Table of Contents
- So If I Get Organized, I’ll Be Happier?
- Ground Hog Day
- What Can Sally Do?
- Who Is Future You?
- What’s Next For Sally?
This post may contain affiliate links, which means I’ll receive a commission if you purchase through my links, at no extra cost to you. Please read full disclosure for more information.
I’m not here to tell you that you need to get organized and that every corner of your house needs to be perfect without so much as a fork out of place. If that’s your thing, then go for it, but what I would like to say is that being organized can bring some calm into your life and I think that might make you happier.
So If I Get Organized, I’ll Be Happier?
Technically I’m not a doctor or psychiatrist or psychologist, but I do believe that if you can get organized you can take a lot of frustration out of your life. And less frustration equals more room for happiness. Right? Let’s walk through a normal day of a disorganized person. We’ll call her Sally.
Sally wakes up to the alarm on her cracked phone because she took the cover off of it the other day and put it down somewhere and couldn’t remember where and of course she dropped it on the tile floor ten minutes later.
Think about that for once second. If you have a cracked phone screen then odds are the very first thing you look at every morning is a source of frustration. And often a cracked screen is the result of some type of disorganization.
Now it’s time for Sally to get dressed for the day. She picks through a pile of clean but not folded laundry until she finds something acceptable.
It’s not necessarily cute or even an “outfit” and it’s definitely a tiny bit wrinkled, but she’s a busy mom, people will understand, right?
She doesn’t feel great in it though. And she tells herself she’s definitely putting all of that laundry away tonight and laying out a cute outfit for tomorrow.
Sally spends the next 20 minutes looking for shoes, throwing together lunch and trying remember where she left her keys.
(They are in the fridge with the lunch her husband made her and didn’t want her to leave the house without. But, she forgot about that kind gesture and now she’s actually annoyed with him).
She hops in the car and heads for the drive through to get some coffee. But her coffee from yesterday is in the left cup holder and her coffee from the day before that is in the right cup holder.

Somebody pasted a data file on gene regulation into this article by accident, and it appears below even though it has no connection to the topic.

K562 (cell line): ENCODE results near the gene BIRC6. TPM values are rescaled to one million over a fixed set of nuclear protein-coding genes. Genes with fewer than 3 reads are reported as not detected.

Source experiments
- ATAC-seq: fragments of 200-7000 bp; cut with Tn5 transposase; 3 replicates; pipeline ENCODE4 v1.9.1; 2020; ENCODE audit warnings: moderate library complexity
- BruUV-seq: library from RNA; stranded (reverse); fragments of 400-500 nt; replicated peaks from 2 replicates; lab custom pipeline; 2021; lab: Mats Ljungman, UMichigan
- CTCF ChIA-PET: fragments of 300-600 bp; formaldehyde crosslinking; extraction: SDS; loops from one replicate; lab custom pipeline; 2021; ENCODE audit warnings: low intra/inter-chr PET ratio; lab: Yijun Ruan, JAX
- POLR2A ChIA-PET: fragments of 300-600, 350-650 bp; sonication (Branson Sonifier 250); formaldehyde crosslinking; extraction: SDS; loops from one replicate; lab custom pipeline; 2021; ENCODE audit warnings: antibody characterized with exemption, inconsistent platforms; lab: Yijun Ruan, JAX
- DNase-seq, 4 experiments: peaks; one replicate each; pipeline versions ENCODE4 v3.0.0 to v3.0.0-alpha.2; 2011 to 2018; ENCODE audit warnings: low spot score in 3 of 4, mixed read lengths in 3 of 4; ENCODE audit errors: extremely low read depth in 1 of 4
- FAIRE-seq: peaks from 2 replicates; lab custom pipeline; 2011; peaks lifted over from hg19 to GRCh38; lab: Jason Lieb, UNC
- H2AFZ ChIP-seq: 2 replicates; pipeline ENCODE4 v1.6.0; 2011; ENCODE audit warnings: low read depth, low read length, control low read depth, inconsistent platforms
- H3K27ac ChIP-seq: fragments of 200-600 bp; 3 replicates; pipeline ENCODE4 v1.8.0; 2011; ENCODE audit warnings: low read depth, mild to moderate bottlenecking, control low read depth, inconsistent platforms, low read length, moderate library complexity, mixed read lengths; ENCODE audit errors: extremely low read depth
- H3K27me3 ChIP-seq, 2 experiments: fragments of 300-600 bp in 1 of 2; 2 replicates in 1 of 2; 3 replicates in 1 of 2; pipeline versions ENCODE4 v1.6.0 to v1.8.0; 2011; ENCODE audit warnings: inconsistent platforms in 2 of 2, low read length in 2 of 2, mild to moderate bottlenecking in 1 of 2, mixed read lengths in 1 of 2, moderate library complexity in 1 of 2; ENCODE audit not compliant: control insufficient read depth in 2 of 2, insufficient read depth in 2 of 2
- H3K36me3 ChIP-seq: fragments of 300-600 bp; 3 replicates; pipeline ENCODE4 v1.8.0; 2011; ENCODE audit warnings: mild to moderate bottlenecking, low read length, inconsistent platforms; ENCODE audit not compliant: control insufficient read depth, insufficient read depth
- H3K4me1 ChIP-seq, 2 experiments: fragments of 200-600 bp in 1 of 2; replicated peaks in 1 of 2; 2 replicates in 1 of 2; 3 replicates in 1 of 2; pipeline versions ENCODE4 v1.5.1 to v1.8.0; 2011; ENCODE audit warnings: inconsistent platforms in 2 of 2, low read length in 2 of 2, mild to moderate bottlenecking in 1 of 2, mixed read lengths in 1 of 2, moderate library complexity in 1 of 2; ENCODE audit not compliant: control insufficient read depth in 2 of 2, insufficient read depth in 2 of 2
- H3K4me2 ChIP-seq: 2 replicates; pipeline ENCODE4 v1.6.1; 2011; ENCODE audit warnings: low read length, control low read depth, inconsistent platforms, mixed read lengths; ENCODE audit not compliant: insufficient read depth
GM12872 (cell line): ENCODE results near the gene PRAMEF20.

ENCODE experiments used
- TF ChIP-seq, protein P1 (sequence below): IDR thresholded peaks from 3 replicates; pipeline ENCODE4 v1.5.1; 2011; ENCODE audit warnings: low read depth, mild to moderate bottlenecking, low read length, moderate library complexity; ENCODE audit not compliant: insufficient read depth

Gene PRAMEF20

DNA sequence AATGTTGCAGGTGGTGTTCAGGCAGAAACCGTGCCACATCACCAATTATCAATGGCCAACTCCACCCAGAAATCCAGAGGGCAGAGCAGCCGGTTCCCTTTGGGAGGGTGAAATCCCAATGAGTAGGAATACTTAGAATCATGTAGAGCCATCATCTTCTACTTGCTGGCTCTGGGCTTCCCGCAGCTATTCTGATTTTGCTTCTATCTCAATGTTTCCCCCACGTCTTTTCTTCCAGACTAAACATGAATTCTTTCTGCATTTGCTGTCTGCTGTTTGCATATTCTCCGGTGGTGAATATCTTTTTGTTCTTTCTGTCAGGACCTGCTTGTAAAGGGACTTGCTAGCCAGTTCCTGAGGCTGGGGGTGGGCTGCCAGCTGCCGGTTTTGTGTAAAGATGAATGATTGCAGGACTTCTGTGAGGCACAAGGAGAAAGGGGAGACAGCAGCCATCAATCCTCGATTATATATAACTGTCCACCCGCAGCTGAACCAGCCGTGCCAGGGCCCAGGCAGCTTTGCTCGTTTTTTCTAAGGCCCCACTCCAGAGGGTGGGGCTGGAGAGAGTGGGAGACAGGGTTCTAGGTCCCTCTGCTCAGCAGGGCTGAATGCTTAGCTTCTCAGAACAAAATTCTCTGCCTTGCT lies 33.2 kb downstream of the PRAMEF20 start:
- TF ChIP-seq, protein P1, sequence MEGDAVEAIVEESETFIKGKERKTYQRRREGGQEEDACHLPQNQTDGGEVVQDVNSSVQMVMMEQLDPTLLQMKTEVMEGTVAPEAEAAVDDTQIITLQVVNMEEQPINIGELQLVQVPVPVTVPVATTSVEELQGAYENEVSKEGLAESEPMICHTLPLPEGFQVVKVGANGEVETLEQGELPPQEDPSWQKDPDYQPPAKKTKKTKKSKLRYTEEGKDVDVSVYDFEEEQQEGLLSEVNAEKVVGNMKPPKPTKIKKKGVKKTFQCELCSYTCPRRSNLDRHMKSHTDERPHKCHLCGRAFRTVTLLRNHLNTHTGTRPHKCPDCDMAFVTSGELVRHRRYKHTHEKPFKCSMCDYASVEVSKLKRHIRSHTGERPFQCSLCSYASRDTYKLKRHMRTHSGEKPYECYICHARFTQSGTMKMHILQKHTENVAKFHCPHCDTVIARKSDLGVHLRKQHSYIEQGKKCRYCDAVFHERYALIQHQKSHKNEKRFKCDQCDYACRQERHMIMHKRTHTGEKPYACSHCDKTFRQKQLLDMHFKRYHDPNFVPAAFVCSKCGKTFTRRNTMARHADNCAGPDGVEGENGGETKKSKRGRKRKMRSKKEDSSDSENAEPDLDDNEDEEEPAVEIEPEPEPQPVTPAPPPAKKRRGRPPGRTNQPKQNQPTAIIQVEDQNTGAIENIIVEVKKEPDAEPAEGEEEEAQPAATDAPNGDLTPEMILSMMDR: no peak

She balances the steaming hot coffee between her knees. You already know what happens when she has to hit the breaks quickly.
Let’s move on to the afternoon, shall we?
At work she eats the lunch her husband made her. She feels guilty for getting mad at him this morning. She swallows the leftovers from dinner the night before in lumps.
After lunch she loses focus on her work while she thinks about that pile of laundry she is going home to. Oh and dinner. She should really stop at the phone store on the way home though and get her screen fixed.
Heading home finally and her husband calls to remind her that they have a parent teacher conference that night.
OH.MY.GOD. How could she forget that? What kind of a mother is she?
Dinner will have to be takeout, the phone store is out the window and she’s going to show up at parent teachers in her less than cute now very wrinkled “outfit”.
Where she’ll see all the other moms. And the teachers. And she knows no one really cares and that you shouldn’t judge a book by it’s cover, but when Mrs. Feeney thinks of little Tommy’s mom, she’s going to remember the slightly disheveled one who was really nice, but not really very pulled together.
It’s an impression she’s left and she can’t take it back.
Not So Early Evening
Back home finally with take out for dinner. Sally eats standing up while throwing dishes in the dishwasher.
She swallows the last bites of her not at all healthy dinner just as she realizes no one has done homework yet.
She digs through the junk drawer that will never get organized (it’s called a junk drawer, right?) to find some pencils. Realizes all the pencils have broken tips and continues digging for a pencil sharpener.
Finally sitting down to help with homework, it turns out the youngest needs to cut stuff out as part of his homework.
At this point in the day, she’s visibly frustrated and actually annoyed that teachers expect her to go searching for the scissors at this point in the day. (That’s rational, right?).
Meanwhile the kids are getting those blank, wide eyed faces that are equal parts “I’m tired” and “Mommy seems mad”.